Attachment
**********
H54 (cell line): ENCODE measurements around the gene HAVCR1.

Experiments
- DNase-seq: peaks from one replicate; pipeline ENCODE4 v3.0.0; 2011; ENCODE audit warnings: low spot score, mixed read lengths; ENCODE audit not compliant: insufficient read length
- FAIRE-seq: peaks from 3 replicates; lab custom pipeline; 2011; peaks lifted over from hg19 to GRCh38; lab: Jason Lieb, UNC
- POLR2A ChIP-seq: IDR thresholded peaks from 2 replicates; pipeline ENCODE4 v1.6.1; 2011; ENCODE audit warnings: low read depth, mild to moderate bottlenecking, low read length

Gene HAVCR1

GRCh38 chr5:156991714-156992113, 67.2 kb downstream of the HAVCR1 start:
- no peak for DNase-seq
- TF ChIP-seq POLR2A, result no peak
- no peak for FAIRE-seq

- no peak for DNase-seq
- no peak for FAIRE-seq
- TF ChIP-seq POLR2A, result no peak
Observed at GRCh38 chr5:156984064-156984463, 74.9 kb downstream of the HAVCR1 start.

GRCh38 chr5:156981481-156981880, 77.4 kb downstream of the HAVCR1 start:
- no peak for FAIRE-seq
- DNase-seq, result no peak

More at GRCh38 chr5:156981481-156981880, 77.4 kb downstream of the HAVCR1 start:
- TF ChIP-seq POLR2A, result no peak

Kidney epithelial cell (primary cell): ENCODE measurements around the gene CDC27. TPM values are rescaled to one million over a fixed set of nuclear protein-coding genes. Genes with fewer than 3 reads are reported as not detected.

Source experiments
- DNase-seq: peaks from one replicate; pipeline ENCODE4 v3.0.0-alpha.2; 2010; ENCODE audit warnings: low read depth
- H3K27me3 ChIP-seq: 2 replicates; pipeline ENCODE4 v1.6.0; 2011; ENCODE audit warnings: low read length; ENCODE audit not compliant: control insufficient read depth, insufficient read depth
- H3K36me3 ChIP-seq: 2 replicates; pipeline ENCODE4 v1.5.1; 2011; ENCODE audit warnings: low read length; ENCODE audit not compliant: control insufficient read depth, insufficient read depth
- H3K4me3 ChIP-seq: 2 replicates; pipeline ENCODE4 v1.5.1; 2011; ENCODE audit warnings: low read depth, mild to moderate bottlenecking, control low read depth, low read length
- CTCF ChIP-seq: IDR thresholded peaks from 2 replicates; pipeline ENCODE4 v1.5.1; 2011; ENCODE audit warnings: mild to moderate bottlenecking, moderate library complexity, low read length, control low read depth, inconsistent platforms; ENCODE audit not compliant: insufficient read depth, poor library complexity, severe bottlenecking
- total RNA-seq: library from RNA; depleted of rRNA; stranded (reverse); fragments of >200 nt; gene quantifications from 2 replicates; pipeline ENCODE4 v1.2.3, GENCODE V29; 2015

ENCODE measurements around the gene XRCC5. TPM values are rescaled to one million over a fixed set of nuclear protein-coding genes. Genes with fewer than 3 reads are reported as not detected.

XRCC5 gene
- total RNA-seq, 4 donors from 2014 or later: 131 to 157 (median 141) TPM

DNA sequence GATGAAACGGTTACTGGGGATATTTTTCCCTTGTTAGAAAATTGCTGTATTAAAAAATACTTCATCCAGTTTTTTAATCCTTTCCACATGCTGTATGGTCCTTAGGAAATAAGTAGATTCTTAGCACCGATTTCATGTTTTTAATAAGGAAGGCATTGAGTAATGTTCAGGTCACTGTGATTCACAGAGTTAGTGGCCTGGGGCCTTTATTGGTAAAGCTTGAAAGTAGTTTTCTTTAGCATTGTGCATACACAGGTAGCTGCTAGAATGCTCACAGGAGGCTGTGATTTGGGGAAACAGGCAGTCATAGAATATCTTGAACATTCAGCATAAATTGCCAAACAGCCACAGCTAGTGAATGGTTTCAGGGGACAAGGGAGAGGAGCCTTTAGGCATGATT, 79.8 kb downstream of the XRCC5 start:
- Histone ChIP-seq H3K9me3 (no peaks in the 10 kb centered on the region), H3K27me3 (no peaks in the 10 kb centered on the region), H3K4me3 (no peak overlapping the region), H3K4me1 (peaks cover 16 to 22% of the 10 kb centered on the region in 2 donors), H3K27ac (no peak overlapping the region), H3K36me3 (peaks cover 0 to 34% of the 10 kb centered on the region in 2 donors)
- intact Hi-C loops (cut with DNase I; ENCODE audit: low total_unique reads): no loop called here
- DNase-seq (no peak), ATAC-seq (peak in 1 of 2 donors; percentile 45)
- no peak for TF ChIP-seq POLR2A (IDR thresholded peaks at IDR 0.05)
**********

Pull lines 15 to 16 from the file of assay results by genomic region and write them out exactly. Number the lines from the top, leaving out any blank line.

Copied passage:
GRCh38 chr5:156981481-156981880, 77.4 kb downstream of the HAVCR1 start:
- no peak for FAIRE-seq